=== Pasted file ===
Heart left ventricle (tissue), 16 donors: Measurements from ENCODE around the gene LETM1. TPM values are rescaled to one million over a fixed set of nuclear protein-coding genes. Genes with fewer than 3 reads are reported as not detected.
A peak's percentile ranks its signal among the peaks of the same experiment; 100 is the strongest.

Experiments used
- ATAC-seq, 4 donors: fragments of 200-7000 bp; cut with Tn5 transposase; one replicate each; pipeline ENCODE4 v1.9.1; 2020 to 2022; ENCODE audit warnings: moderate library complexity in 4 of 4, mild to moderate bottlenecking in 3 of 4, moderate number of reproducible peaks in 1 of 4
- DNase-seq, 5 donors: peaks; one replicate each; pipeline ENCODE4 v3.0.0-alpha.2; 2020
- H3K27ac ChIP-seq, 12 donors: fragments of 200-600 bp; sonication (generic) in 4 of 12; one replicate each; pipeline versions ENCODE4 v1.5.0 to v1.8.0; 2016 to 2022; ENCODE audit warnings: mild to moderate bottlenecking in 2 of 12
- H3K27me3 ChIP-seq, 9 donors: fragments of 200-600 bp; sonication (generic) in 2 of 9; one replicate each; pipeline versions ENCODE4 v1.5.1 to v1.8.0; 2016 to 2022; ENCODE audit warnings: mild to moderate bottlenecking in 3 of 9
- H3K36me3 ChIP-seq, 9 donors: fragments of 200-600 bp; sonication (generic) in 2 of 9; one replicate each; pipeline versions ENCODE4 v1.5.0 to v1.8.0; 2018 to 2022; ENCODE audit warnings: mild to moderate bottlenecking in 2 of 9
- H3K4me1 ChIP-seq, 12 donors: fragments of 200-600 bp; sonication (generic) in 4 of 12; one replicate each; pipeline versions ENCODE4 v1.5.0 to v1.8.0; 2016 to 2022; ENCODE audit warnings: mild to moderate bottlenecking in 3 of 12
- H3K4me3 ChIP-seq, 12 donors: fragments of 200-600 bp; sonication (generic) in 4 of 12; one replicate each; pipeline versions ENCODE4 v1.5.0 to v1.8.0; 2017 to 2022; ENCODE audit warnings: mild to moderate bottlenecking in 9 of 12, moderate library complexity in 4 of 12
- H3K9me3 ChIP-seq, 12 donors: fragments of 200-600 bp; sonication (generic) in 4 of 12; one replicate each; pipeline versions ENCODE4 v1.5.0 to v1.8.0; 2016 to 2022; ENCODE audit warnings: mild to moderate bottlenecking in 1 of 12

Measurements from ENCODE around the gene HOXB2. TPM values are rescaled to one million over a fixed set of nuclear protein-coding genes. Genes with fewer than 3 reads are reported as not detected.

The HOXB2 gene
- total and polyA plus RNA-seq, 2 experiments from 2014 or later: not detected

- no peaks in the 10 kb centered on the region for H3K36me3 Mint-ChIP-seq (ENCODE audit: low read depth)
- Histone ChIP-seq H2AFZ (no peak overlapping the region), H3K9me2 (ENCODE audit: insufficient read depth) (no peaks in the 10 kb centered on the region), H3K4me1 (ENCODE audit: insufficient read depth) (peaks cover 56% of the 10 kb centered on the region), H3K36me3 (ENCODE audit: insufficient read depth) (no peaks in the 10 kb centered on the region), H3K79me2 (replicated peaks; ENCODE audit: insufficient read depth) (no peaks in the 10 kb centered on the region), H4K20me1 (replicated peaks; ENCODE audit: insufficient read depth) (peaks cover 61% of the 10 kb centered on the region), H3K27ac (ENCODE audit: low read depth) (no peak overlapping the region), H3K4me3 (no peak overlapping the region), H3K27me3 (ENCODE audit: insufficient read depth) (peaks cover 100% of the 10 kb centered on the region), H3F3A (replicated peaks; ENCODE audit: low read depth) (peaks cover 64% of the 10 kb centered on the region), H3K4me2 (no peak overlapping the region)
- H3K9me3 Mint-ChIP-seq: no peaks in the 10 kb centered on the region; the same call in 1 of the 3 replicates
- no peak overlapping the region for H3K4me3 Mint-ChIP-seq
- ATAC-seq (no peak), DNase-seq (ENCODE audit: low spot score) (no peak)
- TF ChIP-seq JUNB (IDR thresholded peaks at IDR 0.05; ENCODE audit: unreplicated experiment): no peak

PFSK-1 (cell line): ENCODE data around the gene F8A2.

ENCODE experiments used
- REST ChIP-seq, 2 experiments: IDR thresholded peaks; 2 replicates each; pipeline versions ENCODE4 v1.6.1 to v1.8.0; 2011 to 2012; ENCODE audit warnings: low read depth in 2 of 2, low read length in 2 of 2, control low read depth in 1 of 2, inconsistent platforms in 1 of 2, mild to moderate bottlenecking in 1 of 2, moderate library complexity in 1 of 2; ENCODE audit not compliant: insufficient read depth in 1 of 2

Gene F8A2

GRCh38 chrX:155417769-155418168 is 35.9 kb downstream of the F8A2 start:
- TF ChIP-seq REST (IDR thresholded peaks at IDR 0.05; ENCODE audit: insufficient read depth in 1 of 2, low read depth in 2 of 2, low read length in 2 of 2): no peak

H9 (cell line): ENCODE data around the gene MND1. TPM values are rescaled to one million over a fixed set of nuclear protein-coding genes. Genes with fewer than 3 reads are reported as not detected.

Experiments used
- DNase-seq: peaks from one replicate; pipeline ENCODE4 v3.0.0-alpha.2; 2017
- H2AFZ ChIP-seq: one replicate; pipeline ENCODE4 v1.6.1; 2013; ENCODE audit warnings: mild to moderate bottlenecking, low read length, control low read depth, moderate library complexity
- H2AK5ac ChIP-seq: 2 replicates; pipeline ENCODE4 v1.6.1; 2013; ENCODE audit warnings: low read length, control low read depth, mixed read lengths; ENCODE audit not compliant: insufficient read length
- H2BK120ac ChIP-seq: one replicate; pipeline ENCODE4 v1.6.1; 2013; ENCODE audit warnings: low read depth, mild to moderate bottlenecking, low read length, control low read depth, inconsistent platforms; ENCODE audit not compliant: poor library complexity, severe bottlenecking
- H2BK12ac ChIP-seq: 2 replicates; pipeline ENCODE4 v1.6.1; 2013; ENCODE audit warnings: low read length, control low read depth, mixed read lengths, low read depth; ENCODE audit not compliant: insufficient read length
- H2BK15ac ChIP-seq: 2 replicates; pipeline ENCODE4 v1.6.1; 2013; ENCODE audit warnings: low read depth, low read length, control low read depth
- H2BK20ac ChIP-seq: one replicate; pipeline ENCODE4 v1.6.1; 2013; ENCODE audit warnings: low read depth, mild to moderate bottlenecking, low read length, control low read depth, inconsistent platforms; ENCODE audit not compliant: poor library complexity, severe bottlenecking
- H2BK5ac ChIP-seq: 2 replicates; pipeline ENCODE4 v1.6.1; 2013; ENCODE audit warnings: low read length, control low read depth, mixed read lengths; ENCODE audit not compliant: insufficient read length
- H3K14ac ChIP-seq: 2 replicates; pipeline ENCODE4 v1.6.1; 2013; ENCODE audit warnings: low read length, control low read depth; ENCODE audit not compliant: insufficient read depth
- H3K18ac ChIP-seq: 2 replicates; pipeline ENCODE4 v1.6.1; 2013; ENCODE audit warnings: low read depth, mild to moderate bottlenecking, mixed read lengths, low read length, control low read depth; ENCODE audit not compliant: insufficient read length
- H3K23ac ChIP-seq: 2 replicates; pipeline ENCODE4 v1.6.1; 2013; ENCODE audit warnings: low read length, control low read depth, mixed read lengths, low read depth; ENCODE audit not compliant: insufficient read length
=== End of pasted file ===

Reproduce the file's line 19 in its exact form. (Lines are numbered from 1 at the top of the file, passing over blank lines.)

- ATAC-seq (no peak), DNase-seq (ENCODE audit: low spot score) (no peak)